Shaping mini cell

-- Last Updated: Jul-21-08 12:59 PM EST --

McCrea told me once, but I can't find the email.

What's the best way to cut and shape so as to have it look reasonably well without all of the raw edges that look like crap.


I use a serrated kitchen knife followed by a rasp followed by sand paper. Think of it as very soft wood.

ditto above
You might start with a knife, rasp, saw, 16-32grit sanding discs (by hand is how I do it) but after that try dry wall sandpaper, it looks like screen with fine sand. You could also try using a small rounded chunk of minicell as a sanding block with the sanding screen wrapped around it.

Look for a “Surform” made by Stanley. Then you can finish up any rough edges with sandpaper.


I use my band saw. The curves and
straight cuts look like they came from a factory.

If you are shaping it in contours, then the above posts work good.



Thanks guys
Because this just won’t do…


A little sandpaper and… :slight_smile:

chainsaw wheel
on a 4" grinder. also known as a lancellot. i normally use it for coping logs but its perfect for this. 15 minutes is all it takes and any (butt) shape is possible. Warning!!! this is the most dangerous tool i own, and i have a lot of tools.

Very nice Grayhawk
What I’m thinking for the ski is to shape it it so that the base straddles the “console” on the ski. That should prevent it from wobbling.

Stay tuned, just need a block of mini cell.


go to a building supply store, such as Home Depot and get some stuff called dragonskin. It

s probably in the dry wall stuff.

After the initial cut for shape ( I use a serrated knife ) It’s great for contouring that requires more than just sandpaper, then follow with some finer sandpaper for smoothing.

After you do your cuts, shaping,
and sanding, take a heat gun (or hair blow dryer), and apply heat to the worked surfaces carefully. You can watch the fuzzies disappear as you work the heat gun over the minicell. This gives you a nice smooth ‘pro’ looking surface.

ooo. i like that idea, I 've got mine sanded down with 60 sandpaper, and it has those fuzzies. I’ll try that dryer idea.

I originally had a grinder to it and it was a course grit but it didn’t do anything.

Good idea!
How about drilling holes with a propane heated hot metal rod?


different densities
now sure which one you have but you can get stiffer minicell from Sweet Composites if what you are working with doesn’t have to be squishy.

Works great
Cool thing is this leaves you with a smooth hole instead of a grabby raw interior surface. Cords and such will pass through nicely.

I just made a taillamp for my longer boats for trailering. It’s a regulat ol’ taillamp glued inside a minicell foam block shaped like a bell. To attach it to the boat, I heated a metal ruler to make a nice slot for the velcro strap to pass through. Had to re-heat a couple of times as I was going through six inches of foam but it works like a charm. Made a nice taillamp rig that stays in place but doesn’t scratch the boats.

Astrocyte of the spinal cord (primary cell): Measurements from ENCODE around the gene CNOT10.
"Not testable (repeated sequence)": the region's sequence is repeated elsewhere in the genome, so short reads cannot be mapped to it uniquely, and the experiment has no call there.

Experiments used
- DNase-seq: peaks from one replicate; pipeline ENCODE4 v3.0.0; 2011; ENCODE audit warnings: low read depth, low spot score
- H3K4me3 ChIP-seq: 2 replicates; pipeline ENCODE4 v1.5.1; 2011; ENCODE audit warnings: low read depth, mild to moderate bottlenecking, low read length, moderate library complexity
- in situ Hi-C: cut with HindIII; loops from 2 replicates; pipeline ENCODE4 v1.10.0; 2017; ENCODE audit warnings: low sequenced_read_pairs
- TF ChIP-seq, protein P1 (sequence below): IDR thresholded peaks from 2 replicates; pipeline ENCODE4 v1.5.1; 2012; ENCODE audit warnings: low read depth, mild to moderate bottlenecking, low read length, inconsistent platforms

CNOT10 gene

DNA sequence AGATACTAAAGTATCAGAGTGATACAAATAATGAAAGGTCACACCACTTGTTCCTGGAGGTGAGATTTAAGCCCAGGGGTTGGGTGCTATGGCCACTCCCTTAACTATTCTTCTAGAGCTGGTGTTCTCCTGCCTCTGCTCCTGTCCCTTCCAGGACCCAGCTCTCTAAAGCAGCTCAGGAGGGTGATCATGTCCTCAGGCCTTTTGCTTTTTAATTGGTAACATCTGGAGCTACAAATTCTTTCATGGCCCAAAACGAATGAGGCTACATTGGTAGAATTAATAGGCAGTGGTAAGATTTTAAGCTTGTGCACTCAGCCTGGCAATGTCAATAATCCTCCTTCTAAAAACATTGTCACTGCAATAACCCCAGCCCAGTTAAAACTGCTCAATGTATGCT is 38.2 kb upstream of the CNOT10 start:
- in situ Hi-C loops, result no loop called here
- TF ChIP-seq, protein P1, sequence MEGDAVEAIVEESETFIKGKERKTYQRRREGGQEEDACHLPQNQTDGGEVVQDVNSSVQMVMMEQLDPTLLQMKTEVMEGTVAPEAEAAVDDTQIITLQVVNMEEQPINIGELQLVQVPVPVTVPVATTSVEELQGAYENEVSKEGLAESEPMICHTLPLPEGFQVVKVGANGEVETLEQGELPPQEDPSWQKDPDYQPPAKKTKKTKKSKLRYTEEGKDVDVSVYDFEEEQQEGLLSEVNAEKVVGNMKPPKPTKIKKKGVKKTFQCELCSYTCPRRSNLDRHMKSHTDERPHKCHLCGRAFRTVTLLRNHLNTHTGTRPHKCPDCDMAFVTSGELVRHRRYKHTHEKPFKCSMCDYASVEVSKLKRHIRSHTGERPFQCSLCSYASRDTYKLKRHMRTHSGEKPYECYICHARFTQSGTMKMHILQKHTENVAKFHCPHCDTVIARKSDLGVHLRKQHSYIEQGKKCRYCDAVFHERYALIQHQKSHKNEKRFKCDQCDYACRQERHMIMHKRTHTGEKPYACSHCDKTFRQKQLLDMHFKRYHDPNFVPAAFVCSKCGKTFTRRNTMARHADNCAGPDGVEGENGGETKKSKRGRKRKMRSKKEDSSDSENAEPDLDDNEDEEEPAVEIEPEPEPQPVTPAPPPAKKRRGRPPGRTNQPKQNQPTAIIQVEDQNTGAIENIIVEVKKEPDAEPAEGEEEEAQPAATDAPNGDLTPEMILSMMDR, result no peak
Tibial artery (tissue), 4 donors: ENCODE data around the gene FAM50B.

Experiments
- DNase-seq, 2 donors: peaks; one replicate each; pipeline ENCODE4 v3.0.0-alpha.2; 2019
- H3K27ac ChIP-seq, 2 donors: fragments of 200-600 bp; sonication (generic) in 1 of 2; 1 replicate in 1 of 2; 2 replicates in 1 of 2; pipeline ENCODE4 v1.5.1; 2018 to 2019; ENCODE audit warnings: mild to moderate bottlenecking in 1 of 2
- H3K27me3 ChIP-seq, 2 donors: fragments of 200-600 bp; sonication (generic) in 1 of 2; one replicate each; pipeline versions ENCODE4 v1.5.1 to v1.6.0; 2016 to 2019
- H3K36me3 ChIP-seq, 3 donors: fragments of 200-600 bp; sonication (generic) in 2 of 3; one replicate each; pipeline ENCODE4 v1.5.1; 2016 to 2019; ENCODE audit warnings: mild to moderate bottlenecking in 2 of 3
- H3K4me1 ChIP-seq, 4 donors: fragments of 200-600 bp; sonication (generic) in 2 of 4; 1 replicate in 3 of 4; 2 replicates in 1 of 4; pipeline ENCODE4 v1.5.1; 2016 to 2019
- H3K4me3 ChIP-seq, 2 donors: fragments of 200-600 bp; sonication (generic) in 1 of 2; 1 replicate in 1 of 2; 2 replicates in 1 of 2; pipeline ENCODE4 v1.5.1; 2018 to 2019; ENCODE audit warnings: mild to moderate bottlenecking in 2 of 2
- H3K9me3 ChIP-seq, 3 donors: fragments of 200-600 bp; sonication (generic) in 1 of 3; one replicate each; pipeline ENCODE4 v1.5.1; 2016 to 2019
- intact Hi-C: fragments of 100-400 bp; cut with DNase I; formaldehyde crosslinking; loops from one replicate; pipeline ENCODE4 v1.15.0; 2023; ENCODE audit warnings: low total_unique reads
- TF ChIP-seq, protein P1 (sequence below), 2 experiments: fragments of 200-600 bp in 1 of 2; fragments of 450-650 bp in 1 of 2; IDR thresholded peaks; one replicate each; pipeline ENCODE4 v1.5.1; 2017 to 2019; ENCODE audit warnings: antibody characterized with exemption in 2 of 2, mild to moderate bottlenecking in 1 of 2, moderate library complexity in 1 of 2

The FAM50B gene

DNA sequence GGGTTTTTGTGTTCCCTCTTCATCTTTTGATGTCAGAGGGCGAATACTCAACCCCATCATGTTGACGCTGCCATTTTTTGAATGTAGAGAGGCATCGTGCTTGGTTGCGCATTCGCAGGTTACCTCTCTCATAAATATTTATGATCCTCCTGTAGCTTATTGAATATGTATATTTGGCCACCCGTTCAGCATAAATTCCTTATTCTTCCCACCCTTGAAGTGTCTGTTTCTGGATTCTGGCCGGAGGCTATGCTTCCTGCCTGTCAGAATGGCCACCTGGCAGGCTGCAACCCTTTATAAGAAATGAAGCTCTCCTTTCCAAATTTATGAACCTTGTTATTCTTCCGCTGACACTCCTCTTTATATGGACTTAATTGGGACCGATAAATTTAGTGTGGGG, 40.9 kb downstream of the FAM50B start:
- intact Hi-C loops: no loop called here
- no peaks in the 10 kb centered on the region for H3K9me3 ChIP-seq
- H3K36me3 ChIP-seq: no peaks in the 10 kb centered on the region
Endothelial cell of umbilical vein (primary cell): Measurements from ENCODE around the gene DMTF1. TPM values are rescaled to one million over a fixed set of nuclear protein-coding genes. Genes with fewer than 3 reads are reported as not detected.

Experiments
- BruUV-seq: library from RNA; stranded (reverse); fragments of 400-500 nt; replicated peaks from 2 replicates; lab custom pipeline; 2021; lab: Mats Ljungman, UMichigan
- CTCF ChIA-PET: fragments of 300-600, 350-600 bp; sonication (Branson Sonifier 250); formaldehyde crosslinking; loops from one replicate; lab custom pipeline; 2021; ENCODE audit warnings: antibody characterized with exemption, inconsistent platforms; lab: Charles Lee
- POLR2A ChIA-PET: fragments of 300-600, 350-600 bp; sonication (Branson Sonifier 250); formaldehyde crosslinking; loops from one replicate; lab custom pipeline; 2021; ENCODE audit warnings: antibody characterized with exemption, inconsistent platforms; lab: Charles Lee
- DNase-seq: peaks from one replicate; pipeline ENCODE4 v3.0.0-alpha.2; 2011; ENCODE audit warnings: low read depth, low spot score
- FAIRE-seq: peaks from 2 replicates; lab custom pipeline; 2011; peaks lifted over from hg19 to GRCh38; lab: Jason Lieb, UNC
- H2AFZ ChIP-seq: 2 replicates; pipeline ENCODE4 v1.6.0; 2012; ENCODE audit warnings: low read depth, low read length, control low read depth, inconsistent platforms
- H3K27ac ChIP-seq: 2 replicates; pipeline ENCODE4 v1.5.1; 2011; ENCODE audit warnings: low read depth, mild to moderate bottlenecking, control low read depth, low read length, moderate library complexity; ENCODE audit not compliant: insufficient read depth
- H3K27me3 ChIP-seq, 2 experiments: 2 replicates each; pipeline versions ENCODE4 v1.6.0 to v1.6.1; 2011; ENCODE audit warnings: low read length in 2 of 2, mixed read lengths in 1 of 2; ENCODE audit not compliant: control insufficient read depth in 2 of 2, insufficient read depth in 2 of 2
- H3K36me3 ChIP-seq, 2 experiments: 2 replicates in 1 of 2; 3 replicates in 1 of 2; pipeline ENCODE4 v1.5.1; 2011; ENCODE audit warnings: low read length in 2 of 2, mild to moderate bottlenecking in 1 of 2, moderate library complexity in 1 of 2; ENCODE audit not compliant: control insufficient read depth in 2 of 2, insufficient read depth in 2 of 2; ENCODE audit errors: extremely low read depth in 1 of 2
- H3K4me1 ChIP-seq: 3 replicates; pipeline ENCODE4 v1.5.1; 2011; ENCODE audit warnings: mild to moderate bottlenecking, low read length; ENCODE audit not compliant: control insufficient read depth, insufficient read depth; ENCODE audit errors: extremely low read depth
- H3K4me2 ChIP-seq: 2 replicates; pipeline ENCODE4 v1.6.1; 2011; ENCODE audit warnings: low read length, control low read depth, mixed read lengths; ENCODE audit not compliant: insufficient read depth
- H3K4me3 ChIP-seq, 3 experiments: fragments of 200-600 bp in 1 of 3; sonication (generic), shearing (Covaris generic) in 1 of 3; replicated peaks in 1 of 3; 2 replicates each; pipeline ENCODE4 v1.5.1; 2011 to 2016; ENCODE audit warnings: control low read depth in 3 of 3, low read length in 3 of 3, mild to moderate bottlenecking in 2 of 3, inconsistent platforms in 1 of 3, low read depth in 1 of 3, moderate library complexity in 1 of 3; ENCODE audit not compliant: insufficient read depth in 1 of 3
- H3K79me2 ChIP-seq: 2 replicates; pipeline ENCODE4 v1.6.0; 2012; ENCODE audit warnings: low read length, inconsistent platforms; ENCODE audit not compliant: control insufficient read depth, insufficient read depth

Not sure I could live in a world without minicell foam :wink:

mine look like crap
but did you have to make me feel like

crap for having them look like crap?!



Sharp bread cutting knife

– Last Updated: Jul-21-08 12:58 PM EST –

The kind with serrated edge. Advice from a shop that does WW outfitting (good advice, IMO). They also recommended heating the blade first (which I did not do).

For smoothing surfaces, a Surfine works but don't dig it in too hard. Sandpaper also works well. But I ended up liking Dragonskin and drywall sanding screen the best.

I’ve never cut mini-cell …
… or at least don’t know it if I did , but there is an older item from the kitchens of yesteryears that has fantastic abilities to cut very soft items . (it is also great for cutting f.g. batt. insulation)…

It is the once famed “electric roast carving knife” , everybody seemed to have one at one time , a trendy , maybe ??

Try it out sometime . They show up all over the place at flea markets , Salvation Army stores , yard sales , etc. . Who knows , you may even have one stuffed in a box in the attic somewhere .

They will cut bulk cotton too .

A few other tools …
Depending on what your shaping… I’ve use a belt sander locked into my vice upside down with a coarse belt. You can do some nice smooth shaping with that. Always use a fresh sharp belt. Go gently because it can pull it out of your hands.

Another tool that works well is a stiff wire brush wheel in the drill. I find an electric drill with the higher RPMs is better. That works well for shaping concave surfaces like a seat or thigh braces.